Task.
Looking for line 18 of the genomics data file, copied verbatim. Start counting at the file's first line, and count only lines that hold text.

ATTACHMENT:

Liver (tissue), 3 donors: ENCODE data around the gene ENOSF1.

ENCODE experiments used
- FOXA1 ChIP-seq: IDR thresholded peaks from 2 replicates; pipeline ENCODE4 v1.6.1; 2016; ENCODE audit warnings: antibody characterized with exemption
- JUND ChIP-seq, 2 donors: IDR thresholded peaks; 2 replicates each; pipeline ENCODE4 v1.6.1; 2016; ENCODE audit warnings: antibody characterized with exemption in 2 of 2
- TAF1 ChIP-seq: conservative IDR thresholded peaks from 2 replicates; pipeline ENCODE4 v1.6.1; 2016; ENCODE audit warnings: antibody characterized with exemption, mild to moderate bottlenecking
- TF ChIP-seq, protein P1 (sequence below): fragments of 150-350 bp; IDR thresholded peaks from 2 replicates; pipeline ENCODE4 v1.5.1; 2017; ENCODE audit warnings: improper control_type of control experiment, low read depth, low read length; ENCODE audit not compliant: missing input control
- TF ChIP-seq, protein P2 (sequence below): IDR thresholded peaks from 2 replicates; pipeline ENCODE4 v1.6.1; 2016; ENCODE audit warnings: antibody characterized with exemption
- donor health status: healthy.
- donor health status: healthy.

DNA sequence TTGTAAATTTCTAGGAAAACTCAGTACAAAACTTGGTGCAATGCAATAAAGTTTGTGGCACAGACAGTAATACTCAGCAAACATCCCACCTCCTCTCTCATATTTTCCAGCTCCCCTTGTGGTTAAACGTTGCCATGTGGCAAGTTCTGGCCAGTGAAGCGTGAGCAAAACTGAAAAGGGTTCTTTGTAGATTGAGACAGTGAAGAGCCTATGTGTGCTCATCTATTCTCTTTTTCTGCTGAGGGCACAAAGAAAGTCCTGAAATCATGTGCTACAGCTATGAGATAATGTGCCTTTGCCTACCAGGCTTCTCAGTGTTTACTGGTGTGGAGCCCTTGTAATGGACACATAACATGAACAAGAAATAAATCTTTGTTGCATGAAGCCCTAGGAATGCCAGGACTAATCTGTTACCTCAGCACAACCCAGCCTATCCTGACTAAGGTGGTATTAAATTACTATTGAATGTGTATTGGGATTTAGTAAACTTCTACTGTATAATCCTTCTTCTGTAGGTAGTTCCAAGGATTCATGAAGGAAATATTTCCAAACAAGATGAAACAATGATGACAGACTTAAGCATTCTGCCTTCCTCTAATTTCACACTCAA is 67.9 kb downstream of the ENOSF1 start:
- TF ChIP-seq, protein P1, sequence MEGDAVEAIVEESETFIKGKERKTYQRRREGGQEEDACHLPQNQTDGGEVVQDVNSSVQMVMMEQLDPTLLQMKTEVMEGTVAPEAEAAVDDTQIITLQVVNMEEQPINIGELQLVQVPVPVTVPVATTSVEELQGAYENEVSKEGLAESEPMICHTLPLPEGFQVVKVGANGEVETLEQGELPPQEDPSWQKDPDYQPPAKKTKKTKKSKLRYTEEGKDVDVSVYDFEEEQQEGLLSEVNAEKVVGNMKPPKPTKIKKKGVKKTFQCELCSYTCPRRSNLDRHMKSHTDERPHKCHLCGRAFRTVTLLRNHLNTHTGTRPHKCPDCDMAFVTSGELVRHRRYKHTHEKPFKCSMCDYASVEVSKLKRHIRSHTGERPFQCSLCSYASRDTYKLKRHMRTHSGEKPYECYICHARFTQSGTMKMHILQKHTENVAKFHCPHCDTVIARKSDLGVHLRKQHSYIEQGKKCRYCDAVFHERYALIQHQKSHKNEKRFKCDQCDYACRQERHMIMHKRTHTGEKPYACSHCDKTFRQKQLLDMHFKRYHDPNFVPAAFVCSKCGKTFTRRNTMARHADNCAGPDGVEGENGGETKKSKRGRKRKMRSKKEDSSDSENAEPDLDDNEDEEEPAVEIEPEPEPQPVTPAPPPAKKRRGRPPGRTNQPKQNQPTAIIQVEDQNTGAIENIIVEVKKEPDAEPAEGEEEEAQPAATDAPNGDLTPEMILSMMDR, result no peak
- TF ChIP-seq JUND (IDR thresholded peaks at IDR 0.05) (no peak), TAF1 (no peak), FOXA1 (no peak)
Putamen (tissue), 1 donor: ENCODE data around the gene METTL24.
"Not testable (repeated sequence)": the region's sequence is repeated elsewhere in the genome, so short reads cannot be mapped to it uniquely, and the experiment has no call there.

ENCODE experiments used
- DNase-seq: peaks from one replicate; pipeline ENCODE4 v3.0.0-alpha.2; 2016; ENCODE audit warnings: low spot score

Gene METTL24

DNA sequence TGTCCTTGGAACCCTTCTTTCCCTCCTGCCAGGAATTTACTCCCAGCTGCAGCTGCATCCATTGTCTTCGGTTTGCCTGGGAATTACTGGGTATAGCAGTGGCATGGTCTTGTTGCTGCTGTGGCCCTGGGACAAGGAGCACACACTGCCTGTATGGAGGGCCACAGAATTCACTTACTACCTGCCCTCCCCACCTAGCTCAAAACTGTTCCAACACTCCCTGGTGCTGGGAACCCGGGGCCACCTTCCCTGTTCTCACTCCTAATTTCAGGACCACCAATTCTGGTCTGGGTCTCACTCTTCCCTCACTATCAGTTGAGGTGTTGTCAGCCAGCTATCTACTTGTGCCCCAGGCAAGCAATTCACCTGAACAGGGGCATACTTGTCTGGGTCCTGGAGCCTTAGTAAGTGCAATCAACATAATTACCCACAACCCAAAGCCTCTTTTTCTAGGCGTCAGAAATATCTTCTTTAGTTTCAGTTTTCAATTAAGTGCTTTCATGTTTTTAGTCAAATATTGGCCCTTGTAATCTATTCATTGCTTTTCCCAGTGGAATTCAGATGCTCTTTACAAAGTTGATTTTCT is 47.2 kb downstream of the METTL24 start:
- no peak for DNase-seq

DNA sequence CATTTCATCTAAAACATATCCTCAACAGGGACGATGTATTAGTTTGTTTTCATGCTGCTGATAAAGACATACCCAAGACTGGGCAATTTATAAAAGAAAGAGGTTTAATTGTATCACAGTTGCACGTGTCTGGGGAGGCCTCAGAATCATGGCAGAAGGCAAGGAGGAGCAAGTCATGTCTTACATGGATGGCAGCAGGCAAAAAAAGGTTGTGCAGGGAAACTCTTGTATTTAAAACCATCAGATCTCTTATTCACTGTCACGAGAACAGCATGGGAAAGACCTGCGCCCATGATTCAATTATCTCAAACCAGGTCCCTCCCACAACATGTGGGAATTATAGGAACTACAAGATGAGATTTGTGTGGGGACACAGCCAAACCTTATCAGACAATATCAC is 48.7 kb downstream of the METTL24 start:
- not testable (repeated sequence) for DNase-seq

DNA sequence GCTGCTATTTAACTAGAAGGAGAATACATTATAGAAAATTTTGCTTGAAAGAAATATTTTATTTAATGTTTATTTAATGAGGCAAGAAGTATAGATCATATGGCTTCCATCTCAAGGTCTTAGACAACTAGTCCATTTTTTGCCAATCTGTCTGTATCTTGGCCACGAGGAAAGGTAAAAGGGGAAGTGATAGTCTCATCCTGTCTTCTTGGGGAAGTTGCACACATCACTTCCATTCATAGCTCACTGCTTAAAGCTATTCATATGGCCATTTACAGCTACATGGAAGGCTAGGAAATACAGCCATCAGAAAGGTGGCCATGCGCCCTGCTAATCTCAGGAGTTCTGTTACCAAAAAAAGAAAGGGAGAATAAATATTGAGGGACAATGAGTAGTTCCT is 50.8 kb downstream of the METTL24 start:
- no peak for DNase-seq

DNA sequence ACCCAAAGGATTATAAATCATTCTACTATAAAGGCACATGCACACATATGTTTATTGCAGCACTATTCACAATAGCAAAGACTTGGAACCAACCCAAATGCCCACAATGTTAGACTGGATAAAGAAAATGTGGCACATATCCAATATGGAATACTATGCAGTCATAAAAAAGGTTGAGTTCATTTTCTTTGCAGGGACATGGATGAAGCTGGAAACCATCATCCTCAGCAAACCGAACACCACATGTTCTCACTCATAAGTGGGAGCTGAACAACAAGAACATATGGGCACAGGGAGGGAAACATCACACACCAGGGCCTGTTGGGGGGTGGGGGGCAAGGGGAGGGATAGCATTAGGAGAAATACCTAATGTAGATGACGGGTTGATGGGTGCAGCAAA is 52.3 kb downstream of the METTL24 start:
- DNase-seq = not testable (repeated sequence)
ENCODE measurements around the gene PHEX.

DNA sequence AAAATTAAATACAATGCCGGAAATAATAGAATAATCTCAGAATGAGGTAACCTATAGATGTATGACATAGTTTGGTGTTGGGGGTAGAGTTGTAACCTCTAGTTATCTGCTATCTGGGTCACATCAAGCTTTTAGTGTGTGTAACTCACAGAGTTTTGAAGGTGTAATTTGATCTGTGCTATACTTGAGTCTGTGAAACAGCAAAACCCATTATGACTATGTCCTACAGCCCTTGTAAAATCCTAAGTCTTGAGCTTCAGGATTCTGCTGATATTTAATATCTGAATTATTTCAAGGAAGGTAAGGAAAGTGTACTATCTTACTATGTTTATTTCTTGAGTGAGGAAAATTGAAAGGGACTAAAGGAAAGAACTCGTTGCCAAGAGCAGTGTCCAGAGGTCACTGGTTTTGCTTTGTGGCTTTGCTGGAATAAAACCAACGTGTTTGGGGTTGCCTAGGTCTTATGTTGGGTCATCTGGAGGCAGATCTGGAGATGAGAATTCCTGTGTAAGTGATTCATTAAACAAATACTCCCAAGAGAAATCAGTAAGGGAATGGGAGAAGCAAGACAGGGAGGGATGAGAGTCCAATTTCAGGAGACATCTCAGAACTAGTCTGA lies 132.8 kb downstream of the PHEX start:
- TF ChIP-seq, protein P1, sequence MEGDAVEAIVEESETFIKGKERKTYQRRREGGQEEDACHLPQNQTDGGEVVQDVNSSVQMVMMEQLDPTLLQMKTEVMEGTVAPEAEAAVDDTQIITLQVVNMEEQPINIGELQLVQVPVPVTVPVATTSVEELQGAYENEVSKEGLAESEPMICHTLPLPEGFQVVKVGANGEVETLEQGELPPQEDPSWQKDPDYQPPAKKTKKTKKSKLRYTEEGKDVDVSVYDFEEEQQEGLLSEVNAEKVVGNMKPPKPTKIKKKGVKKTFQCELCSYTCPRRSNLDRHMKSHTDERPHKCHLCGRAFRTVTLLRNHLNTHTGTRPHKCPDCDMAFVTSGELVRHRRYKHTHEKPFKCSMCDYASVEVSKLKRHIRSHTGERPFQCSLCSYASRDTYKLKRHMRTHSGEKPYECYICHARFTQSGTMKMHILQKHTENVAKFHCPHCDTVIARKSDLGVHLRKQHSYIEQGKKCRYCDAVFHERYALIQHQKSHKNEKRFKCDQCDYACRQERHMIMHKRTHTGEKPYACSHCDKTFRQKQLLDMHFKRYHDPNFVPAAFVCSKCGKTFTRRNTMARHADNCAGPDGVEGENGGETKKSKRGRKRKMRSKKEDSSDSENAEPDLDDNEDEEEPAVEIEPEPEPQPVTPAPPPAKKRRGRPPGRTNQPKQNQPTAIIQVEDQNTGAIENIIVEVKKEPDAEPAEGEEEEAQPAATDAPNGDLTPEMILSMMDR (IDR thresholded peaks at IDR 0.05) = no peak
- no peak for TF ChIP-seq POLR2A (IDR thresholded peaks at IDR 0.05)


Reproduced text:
DNA sequence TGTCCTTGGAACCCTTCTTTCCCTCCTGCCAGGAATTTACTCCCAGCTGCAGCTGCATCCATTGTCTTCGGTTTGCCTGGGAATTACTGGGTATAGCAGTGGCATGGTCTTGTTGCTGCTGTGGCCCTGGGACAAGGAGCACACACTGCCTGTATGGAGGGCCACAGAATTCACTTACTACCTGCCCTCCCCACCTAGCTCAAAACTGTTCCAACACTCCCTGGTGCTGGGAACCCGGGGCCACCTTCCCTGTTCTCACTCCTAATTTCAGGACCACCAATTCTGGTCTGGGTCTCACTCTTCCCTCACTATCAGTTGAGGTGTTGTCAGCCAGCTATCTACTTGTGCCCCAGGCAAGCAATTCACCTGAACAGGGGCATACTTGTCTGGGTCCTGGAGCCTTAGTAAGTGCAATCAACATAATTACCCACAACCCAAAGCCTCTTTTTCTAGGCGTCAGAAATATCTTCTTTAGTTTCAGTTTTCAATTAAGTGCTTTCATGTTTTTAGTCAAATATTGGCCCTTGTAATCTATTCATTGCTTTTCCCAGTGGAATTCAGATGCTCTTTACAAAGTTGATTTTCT is 47.2 kb downstream of the METTL24 start: